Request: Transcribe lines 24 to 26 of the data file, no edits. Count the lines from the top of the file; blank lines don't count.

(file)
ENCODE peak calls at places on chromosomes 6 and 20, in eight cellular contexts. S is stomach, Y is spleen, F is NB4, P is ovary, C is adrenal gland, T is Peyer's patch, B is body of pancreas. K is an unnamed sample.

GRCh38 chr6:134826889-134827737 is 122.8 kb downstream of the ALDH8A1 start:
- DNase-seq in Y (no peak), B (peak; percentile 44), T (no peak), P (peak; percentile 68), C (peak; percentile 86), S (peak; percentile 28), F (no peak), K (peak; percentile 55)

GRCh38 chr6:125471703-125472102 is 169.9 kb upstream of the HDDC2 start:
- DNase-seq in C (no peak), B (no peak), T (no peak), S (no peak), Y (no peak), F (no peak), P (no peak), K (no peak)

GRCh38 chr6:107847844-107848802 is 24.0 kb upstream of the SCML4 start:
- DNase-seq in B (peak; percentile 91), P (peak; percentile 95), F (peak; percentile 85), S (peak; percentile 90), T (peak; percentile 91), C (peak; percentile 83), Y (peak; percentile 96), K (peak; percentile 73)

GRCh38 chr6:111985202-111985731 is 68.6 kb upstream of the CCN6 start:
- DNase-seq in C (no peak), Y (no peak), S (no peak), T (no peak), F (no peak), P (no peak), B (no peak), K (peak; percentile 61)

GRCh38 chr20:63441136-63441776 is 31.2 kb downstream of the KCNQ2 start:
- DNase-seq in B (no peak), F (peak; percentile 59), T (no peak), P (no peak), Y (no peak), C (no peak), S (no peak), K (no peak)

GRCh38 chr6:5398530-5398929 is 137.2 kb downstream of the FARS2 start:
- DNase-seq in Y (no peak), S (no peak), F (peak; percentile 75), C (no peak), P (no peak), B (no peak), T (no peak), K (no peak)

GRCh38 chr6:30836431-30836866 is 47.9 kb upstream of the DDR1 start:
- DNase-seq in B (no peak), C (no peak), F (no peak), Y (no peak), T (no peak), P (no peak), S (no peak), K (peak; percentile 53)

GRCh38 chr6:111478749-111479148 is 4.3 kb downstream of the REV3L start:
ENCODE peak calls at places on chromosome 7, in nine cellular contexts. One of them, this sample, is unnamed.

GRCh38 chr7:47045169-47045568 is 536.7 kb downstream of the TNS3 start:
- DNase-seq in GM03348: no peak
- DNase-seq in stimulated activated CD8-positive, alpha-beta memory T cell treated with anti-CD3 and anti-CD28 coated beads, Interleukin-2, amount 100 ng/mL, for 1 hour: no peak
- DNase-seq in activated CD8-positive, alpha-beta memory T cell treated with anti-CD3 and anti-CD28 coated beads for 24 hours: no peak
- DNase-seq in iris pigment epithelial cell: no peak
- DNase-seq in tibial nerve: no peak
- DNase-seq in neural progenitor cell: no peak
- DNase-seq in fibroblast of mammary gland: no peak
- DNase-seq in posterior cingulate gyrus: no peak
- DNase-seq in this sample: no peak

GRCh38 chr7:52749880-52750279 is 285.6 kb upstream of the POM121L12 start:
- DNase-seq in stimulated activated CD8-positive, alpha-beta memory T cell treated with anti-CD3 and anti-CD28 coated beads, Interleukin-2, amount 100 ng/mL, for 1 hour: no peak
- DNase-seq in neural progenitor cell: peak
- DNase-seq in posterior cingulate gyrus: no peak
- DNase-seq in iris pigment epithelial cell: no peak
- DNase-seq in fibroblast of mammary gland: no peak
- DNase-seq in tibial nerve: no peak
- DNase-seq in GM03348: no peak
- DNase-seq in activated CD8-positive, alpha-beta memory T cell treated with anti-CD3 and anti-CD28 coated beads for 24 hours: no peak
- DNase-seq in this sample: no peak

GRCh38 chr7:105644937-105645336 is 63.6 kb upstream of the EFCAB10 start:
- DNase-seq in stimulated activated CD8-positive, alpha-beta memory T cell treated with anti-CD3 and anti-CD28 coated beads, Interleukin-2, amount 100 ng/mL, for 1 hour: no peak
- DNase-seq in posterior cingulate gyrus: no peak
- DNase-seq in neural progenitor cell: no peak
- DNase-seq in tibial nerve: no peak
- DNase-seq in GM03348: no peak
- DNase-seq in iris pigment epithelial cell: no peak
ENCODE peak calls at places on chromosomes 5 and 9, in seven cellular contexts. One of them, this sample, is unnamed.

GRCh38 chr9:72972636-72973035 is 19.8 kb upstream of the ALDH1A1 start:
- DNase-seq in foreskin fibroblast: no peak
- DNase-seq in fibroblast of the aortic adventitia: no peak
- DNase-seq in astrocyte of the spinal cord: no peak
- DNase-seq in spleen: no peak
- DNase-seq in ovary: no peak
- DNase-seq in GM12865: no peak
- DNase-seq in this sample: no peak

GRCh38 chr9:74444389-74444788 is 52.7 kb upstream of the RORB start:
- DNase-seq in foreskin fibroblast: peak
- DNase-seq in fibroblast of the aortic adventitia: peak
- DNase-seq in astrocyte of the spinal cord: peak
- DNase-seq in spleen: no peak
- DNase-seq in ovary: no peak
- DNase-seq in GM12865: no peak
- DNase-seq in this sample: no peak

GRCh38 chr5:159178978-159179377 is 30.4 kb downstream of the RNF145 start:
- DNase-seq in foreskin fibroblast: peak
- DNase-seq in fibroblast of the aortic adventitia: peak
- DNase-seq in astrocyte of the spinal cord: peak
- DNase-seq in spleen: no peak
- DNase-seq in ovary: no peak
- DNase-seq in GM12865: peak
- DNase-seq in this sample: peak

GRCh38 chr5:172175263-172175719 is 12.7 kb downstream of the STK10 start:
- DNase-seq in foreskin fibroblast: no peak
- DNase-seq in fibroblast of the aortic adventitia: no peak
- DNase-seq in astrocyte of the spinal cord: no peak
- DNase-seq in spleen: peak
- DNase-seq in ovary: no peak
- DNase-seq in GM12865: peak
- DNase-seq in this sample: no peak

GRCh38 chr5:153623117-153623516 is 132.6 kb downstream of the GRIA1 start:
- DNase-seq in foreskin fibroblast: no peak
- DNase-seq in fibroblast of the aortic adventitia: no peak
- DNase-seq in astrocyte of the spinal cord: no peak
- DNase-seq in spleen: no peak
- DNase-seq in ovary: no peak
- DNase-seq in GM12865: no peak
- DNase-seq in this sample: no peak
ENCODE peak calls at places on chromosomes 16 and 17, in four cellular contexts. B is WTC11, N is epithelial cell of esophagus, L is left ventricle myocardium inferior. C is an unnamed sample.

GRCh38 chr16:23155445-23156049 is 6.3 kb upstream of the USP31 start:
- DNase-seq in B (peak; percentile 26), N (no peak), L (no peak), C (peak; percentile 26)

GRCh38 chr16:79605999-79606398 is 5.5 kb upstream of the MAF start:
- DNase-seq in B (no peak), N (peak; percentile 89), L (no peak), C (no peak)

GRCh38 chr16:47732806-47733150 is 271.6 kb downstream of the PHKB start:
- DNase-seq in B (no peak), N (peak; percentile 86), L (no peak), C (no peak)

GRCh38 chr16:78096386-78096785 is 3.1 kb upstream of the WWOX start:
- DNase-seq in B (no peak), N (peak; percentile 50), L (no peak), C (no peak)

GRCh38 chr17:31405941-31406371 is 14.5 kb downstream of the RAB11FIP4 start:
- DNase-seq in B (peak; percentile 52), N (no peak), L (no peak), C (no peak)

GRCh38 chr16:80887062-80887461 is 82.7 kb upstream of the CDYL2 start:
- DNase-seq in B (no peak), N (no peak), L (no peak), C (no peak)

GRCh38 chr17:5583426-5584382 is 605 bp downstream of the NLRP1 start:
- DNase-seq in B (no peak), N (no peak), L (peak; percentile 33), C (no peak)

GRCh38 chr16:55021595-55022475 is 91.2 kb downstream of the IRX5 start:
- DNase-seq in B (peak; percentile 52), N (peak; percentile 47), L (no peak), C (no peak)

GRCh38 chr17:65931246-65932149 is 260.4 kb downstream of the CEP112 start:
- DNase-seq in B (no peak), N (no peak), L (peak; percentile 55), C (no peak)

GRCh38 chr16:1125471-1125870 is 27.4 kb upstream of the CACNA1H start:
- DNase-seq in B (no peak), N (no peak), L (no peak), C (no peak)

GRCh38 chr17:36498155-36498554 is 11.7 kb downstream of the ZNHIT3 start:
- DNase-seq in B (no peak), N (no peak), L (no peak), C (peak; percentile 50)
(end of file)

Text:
- DNase-seq in neural progenitor cell: no peak
- DNase-seq in fibroblast of mammary gland: no peak
- DNase-seq in posterior cingulate gyrus: no peak